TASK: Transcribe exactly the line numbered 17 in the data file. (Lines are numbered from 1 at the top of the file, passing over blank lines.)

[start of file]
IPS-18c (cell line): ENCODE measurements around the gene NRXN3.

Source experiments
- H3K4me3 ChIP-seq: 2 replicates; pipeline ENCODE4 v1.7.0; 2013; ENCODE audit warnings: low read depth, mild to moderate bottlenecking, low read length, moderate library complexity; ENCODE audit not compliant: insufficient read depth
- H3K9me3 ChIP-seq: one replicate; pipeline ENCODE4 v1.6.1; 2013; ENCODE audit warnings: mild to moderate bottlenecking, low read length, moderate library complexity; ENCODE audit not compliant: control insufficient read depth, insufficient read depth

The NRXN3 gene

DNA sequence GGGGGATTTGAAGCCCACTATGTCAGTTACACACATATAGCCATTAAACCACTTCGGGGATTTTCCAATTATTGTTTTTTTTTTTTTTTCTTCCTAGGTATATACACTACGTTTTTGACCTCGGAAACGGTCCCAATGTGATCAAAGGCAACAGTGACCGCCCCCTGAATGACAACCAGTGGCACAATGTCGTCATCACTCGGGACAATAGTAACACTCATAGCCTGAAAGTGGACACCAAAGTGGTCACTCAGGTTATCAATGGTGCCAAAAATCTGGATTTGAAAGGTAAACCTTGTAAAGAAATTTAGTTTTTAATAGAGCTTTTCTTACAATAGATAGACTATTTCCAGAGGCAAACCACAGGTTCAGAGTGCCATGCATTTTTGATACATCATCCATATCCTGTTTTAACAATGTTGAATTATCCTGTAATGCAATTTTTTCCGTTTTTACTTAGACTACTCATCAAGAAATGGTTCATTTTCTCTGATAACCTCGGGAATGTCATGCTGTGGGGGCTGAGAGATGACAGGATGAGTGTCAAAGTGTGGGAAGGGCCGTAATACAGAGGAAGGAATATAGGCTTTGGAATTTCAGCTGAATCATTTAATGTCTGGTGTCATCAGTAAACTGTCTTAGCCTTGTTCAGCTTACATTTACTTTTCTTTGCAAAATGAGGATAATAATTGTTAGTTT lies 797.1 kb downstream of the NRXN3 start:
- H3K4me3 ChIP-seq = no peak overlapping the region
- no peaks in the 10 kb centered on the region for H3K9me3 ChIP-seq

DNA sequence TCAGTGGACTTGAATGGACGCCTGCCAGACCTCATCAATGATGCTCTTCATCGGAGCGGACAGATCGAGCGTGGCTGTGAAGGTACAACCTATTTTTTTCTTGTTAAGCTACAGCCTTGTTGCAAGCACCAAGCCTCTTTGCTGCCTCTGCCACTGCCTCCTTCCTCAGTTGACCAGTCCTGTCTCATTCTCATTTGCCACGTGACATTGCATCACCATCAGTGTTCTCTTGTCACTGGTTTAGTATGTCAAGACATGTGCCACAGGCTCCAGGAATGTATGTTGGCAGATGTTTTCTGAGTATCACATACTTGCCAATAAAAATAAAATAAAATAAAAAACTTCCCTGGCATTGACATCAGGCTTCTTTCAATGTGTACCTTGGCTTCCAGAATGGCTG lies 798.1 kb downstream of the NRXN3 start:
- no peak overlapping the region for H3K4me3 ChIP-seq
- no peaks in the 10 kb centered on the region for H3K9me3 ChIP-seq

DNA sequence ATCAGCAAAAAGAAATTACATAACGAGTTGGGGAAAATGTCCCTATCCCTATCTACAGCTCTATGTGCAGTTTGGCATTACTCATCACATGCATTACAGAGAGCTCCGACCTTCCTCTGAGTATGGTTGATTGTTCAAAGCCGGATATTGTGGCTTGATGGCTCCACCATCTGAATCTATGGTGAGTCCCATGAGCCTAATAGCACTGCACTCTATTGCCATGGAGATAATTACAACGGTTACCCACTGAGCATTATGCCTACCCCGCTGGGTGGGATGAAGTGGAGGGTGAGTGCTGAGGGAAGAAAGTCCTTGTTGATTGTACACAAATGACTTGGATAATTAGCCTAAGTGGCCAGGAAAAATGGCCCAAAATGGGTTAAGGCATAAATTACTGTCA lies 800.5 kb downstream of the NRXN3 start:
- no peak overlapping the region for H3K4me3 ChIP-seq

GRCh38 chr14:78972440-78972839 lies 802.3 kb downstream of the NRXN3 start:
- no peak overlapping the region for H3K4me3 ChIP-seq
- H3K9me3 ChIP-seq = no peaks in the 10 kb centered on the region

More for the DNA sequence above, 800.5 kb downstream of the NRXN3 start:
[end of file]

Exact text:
More for the DNA sequence above, 800.5 kb downstream of the NRXN3 start: